Township Yogi is a Green Shoot Films production. The documentary is filmed in KwaMashu and Inanda, KwaZulu Natal, townships riddled with crime and unemployment, and where many of the population are suffering from HIV and Aids, and where Whoonga is destroying communities and lives. Research has shown that the practice of yoga helps boost immune system activity, reduces stress, improves muscle tone, combats wasting and slows the progression of HIV/Aids. Because of controlled breathing and relaxation in yoga, it benefits TB patients, and it’s mind-body benefits assist young children in developing inner strength and self-knowledge, helping them make positive changes and decisions in their lives.


The documentary follows the setup of grassroots yoga studios in Inanda and KwaMashu, with the assistance of qualified yoga teachers from Durban.  

It traces the establishment of yoga classes and the attitude/involvement of the community – in places where the majority of people have never heard of 'yoga’ -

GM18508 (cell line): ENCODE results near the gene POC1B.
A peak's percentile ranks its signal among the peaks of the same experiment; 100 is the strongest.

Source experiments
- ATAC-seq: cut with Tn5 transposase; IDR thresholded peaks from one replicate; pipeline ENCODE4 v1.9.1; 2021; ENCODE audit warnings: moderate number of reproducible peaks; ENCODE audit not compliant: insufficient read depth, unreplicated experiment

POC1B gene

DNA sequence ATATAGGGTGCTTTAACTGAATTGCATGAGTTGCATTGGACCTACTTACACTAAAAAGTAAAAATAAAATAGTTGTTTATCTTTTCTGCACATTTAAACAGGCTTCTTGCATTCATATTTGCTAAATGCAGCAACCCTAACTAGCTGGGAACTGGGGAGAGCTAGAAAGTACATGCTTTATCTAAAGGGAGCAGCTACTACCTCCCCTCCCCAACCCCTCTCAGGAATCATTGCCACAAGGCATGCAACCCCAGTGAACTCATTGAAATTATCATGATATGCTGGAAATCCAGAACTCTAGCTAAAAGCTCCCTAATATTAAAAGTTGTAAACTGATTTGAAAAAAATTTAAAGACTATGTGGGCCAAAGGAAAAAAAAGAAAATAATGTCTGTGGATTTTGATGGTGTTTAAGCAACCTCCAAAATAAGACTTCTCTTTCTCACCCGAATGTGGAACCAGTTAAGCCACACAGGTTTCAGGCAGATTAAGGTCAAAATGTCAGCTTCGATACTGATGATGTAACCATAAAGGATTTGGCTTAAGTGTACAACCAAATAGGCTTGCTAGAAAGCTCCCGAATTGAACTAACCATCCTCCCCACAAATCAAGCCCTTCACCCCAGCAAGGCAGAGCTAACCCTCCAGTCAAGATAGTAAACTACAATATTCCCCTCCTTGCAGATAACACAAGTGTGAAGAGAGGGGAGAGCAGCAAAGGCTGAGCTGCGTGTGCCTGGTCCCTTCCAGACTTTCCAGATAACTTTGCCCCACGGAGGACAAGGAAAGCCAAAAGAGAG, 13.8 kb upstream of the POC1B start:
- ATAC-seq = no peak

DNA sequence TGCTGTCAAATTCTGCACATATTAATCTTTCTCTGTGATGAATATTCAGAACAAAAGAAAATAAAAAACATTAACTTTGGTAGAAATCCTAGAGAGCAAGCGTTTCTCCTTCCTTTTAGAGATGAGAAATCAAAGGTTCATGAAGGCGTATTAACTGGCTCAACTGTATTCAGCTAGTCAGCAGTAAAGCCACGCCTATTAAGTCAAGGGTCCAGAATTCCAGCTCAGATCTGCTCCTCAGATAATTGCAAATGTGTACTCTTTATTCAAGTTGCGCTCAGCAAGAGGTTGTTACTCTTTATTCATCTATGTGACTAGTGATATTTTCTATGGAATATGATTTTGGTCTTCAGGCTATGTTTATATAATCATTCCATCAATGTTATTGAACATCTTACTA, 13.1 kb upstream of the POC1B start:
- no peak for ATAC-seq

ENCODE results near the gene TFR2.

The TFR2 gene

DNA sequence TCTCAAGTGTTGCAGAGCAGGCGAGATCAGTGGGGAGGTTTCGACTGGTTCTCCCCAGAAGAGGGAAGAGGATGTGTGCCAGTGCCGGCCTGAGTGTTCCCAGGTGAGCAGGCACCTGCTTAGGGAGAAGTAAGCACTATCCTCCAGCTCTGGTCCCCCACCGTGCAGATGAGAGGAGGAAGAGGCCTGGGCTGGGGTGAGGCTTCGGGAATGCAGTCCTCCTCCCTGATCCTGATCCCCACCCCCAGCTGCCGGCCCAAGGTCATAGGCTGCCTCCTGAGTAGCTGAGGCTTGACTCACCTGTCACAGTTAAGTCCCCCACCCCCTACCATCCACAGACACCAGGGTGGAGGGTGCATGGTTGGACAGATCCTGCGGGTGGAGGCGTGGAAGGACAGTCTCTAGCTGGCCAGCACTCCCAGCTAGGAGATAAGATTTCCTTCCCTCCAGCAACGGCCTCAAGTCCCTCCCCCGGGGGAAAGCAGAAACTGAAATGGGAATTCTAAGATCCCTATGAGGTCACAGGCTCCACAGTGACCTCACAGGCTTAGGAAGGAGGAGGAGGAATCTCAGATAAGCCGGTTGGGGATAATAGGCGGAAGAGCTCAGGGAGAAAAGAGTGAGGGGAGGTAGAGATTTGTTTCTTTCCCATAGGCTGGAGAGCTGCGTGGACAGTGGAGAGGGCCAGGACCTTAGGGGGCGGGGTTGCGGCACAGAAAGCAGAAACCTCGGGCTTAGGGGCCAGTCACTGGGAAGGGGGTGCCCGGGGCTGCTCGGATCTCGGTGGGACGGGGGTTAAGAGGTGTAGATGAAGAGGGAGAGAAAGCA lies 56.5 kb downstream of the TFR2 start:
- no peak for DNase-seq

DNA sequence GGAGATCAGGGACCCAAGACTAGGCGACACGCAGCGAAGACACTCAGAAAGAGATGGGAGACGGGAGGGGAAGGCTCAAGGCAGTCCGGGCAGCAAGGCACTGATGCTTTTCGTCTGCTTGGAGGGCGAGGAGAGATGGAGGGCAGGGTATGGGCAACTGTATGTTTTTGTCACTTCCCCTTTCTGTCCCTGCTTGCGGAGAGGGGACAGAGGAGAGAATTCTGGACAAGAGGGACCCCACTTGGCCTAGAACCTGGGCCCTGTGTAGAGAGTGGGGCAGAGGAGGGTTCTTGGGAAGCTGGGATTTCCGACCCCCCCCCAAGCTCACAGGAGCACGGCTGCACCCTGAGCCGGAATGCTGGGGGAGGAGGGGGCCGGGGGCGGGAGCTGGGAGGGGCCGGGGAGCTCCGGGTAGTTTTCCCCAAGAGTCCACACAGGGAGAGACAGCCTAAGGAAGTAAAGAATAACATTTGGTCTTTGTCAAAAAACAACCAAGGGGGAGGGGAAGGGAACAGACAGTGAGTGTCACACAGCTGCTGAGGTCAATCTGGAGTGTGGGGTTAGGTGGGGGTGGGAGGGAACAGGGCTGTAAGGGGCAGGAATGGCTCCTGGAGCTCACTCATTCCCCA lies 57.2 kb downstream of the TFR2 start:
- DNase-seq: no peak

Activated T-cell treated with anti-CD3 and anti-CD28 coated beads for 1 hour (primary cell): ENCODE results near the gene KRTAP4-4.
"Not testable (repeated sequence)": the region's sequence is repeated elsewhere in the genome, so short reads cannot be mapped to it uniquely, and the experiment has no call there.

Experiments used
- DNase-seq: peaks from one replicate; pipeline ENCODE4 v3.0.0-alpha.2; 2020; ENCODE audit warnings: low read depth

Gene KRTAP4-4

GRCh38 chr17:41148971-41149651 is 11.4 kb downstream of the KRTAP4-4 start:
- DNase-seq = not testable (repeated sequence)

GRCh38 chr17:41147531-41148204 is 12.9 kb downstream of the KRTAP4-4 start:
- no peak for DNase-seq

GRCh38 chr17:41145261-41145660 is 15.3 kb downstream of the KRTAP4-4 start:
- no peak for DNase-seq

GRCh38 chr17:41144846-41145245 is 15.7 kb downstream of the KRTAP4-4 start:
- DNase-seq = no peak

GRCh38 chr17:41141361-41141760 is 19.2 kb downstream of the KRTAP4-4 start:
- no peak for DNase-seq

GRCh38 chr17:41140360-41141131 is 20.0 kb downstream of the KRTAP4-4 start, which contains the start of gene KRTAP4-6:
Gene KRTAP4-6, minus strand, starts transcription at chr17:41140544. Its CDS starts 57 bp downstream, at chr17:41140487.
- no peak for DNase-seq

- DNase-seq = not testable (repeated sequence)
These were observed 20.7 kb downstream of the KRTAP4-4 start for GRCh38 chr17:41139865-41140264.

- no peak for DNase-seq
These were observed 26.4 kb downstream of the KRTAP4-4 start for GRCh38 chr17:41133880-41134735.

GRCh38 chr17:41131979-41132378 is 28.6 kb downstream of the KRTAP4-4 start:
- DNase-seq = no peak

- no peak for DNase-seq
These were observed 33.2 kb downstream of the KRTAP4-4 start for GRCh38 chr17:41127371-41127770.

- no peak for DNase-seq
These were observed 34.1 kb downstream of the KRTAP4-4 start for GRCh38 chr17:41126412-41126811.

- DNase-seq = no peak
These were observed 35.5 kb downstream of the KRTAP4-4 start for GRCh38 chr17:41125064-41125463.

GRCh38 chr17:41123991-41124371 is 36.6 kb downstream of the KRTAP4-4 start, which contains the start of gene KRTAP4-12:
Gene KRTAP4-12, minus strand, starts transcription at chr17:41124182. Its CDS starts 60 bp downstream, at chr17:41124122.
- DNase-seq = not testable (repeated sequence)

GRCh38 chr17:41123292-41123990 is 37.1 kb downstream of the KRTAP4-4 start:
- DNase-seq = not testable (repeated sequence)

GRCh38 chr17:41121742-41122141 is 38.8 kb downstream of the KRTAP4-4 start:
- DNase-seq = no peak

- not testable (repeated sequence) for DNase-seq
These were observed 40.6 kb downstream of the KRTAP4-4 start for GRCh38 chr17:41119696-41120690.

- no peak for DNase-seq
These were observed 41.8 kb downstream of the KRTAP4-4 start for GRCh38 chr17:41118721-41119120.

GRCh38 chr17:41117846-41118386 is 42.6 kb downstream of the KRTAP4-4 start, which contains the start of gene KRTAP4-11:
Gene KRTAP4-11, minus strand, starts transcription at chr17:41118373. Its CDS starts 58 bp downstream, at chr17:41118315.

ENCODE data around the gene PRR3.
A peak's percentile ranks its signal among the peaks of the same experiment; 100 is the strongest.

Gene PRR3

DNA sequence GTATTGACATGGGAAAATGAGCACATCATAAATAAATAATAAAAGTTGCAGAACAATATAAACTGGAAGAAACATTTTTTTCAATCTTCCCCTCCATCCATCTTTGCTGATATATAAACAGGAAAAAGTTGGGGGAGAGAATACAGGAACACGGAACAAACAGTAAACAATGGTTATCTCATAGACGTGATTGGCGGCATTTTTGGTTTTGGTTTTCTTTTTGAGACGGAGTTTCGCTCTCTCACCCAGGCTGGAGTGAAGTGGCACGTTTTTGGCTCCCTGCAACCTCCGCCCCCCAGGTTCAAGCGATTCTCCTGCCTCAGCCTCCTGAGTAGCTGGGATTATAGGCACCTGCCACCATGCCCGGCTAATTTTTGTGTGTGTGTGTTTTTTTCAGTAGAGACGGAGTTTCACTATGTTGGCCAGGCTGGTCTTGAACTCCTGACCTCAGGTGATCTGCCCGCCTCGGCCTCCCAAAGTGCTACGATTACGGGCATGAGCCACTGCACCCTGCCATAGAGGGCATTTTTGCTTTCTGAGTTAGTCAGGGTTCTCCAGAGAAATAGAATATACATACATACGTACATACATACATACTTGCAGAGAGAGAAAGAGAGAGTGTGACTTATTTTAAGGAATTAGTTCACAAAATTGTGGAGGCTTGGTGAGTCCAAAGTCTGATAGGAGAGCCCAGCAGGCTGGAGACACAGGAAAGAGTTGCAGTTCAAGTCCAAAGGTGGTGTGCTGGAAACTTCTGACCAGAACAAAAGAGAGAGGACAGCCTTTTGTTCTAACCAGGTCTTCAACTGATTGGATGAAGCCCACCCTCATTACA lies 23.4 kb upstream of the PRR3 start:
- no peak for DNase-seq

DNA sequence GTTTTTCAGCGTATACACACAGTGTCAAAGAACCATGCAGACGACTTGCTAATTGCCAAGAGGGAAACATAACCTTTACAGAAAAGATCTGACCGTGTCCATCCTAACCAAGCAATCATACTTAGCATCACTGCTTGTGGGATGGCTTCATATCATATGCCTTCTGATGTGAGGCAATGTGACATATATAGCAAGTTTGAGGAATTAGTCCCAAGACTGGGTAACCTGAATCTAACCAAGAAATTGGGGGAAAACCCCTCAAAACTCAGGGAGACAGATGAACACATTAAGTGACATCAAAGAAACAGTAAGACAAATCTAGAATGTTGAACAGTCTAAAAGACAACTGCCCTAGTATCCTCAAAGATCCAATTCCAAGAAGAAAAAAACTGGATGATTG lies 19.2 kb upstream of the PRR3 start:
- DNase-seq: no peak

The film focusses on six people from Inanda, KwaMashu and Ntuzuma townships, who are selected to participate in yoga teacher training courses, and follows them, as they use yoga to help them transform their lives. The documentary also explores what ripple effect this has in some of the poverty-stricken, HIV, Whoonga and crime-ridden communities in which they live. 


Through footage and interviews we go into the lives of the six township residents, for who – as long as they can remember - life has been heartbreakingly hard. They share their fear of Whoonga crime and violence, the effects of high unemployment on the country, and of HIV/Aids in their own lives, and in their communities. Visuals will poignantly illustrate the stark poverty of townships, overcrowded cemeteries, and the effects of HIV/Aids and unemployment as they claim lives, jobs and hope. The changes in their lives will be highlighted as they embark on a journey of learning yoga – and learning to teach yoga – and we will uncover the effects that this has on them, their families and their wider township communities.